harles Swett and included his battery, under Lieut. H. Shannon. Another Mississippi brigade was that commanded by Gen. Patton Anderson in Hindman's division, composed of the Seventh regiment, Col. W. H. Bishop; Ninth, Maj. T. H. Lynam; Tenth, Lieut.ptain Turner commanded the next day. On the left of the army on the next day, Sunday, September 20th, the brigades of Anderson and Humphreys, the latter having just arrived from Virginia, had a conspicuous part in the rout of the right wing of Rosrty-first captured a battery of five guns. Several stand of colors were also taken and many prisoners. In this report, Anderson testified to his high appreciation of the valor, courage and skill displayed by the officers and troops on this memorablis regiment with gallantry at Murfreesboro. On the night of the 20th, Col. J. H. Sharp took command of the brigade, General Anderson having been called to command Hindman's division. Humphreys' brigade took part in the assault upon Thomas' right, a
d my escort, dismounted, were ordered to charge the enemy's position in front of Newsom's regiment, and succeeded in driving the enemy to his second line, enabling the regiment to rally, re-form and move forward to a less exposed position. Fearing my order to General Buford had miscarried I moved forward rapidly along the lines, encouraging my men, until I reached Buford on the Blackland road, and finding but two pieces of artillery in position and engaged, I directed my aide-de-camp, Captain Anderson, to bring up all the artillery and ordered General Buford to place it in action at once, which was promptly done. The battle was fierce and the enemy obstinate; but after two hours hard fighting the enemy gave way, being forced back on his third and last line. Colonel Barteau had gained his rear, and by his presence and attack in that quarter had withdrawn the cavalry from the enemy's flank and created confusion and dismay to the wagon train and the guard attending it. The cavalry was
herman all the way from Dalton to Atlanta in the summer of 1864. In the organization of Johnston's army of Tennessee, Anderson's and Walthall's Mississippi brigades were assigned to Gen. T. C. Hindman's division of John B. Hood's corps. Anderson'Anderson's brigade, commanded by Brig.-Gen. Wm. F. Tucker, and later by Col. Jacob H. Sharp, included the Seventh Mississippi infantry, Col. Wm. H. Bishop; Ninth, Lieut.-Col. Benjamin F. Johns; Tenth, Lieut.-Col. George B. Myers; Forty-first, Col. J. Byrd Wila compliment not unreservedly given to their comrade brigades. Sharp's brigade lost 214 men and Brantly's 126. Gen. Patton Anderson now took command of the division including Sharp's and Brantly's brigades, and they intrenched on the line they hel the sharpshooters compelled the removal of the gun. There were many instances of courage and daring. On one occasion, Anderson wrote, Brantly's men, by rolling logs ahead of them and by digging zigzag trenches, approached so near the enemy as to b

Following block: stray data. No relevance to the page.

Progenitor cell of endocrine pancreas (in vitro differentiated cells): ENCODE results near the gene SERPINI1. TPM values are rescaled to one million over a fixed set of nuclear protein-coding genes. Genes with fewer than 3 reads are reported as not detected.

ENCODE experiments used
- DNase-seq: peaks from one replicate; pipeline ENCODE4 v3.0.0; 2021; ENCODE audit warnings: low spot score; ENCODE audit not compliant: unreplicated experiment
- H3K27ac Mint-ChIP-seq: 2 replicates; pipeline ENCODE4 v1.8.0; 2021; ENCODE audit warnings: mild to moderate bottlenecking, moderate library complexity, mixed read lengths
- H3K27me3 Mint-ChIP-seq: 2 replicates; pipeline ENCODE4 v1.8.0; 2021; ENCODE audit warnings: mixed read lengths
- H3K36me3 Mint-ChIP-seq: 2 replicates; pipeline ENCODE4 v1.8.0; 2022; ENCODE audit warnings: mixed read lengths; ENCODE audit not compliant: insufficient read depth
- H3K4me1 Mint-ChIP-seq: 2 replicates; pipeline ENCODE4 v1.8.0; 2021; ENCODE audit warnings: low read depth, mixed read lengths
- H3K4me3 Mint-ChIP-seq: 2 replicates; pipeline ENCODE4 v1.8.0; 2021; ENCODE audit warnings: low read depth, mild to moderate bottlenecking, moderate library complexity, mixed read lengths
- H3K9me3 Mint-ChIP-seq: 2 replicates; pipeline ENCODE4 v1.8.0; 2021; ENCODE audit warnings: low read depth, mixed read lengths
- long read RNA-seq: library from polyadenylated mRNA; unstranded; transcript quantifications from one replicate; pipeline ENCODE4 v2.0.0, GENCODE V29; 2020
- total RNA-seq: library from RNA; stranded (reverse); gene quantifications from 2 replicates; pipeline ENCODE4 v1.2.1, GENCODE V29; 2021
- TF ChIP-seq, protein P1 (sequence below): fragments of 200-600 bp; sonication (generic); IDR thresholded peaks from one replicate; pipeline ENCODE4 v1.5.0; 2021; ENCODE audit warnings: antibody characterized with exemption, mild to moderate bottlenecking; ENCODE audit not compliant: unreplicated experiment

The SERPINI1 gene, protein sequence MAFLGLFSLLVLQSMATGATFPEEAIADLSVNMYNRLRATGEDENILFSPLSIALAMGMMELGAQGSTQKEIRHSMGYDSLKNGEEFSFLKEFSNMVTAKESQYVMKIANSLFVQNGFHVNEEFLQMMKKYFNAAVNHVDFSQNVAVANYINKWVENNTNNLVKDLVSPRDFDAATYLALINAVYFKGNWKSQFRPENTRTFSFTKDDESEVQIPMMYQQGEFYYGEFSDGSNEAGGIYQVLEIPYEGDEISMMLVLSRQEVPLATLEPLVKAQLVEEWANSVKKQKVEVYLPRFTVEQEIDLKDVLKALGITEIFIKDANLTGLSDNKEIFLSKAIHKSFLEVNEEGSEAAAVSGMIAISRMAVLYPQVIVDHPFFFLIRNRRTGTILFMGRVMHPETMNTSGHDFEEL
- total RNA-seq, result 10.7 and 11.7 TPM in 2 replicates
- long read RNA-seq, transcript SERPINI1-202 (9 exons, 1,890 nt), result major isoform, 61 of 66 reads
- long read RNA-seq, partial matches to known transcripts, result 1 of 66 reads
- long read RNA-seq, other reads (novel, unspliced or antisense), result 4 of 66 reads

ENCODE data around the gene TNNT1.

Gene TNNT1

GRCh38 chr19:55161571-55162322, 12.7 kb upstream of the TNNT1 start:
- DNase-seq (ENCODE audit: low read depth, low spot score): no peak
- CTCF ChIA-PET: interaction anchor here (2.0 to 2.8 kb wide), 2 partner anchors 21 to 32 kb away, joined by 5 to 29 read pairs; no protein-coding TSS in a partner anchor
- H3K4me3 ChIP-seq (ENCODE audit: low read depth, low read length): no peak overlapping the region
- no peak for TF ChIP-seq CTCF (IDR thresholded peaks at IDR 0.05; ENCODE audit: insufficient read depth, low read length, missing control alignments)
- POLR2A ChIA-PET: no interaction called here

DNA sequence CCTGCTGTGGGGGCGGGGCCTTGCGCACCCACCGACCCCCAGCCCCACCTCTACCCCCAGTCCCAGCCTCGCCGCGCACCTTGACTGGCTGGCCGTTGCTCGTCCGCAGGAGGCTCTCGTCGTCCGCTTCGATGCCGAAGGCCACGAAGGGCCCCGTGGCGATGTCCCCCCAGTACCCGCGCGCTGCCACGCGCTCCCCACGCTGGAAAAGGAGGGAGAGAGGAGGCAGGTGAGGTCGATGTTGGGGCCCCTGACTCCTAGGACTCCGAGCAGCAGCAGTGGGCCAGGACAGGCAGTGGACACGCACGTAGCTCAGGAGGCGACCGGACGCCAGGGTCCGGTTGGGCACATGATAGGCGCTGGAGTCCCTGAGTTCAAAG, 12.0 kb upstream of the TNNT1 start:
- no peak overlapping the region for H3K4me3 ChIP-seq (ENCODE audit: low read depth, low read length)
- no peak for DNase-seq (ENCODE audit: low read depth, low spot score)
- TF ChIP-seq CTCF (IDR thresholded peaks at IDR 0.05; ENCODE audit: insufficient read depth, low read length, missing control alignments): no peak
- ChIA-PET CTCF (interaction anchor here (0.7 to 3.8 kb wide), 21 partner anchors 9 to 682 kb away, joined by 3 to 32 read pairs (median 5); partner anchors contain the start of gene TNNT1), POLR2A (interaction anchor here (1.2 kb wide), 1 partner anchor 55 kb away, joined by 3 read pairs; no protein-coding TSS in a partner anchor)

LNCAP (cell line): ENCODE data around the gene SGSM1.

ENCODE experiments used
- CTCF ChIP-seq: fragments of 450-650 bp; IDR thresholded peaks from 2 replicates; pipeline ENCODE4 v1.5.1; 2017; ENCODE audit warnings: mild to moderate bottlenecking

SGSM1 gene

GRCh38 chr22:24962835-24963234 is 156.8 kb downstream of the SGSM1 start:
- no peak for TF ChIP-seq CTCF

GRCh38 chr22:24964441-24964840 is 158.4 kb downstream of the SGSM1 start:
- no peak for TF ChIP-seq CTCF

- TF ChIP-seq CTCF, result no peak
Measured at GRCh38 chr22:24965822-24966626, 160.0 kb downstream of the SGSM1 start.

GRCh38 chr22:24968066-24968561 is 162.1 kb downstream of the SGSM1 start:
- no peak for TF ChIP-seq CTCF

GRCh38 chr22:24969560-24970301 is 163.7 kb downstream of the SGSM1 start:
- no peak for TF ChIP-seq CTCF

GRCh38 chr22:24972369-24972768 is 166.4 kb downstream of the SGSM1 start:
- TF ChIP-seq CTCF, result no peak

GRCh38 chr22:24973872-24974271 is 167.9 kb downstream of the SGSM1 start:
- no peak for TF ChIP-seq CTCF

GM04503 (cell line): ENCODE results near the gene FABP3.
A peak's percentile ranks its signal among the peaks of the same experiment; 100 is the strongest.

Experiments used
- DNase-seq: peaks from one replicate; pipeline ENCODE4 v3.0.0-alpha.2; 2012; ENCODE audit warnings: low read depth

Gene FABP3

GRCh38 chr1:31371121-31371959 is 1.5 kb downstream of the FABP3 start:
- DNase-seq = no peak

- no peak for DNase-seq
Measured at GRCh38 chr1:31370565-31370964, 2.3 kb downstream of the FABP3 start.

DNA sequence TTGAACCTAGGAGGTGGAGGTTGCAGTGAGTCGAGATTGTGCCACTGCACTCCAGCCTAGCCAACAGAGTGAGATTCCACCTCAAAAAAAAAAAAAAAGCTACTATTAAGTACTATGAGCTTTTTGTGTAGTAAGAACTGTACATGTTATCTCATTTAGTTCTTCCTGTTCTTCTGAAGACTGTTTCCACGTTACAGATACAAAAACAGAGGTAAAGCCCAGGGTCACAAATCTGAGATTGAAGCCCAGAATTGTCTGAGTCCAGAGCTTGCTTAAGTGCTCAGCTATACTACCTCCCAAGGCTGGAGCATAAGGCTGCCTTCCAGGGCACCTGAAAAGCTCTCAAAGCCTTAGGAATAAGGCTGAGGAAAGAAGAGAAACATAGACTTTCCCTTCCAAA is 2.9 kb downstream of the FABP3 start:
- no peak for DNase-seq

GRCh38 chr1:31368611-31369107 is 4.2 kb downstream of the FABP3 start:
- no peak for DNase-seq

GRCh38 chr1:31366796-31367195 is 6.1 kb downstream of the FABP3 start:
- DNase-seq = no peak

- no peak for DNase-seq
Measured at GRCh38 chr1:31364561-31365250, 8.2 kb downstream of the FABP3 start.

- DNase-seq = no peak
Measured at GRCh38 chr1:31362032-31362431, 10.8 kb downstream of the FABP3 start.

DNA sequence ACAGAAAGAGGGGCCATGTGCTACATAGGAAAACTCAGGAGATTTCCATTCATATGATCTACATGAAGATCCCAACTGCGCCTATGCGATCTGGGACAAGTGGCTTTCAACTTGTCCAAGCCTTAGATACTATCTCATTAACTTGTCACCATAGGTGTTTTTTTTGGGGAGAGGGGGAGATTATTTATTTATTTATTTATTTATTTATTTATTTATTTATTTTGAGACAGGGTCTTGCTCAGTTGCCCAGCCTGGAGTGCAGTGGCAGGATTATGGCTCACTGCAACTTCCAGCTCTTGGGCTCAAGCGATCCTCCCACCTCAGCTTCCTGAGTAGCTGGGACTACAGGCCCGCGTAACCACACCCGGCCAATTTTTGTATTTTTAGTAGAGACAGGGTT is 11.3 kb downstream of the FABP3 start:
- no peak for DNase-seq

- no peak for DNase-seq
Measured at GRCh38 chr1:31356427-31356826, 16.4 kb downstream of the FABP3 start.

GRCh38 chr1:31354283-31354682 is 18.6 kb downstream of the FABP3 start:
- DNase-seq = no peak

Colonel Charles E. Hooker, Confederate Military History, a library of Confederate States Military History: Volume 12.2, Mississippi (ed. Clement Anselm Evans), Biographical. (search)
in command of two regiments, the Twenty-fourth and Thirty-seventh Mississippi, attached to Patton Anderson's brigade, of Ruggles' division. The greater part of his service during 1862 and 1863 was ay of November, 1862. His brigade consisted of four Mississippi regiments and formed a part of Anderson's division of A. P. Hill's corps. In the campaign of 1863, at Chancellorsville and again at Gef whom had received notice of their promotion a few moments before going into battle. Maj.-Gen. Patton Anderson, in a report of the operations of his division (formerly Hindman's), makes the followicker was commissioned colonel on the 8th of May, 1862. It was assigned to the brigade of Gen. Patton Anderson, and later was under General Chalmers. At Murfreesboro, Chickamauga and Missionary Ridgeoned brigadier-general, and assigned to command of the brigade distinguished under Chalmers and Anderson, the Seventh, Ninth, Tenth, Forty-first and Forty-fourth regiments of Mississippi infantry, and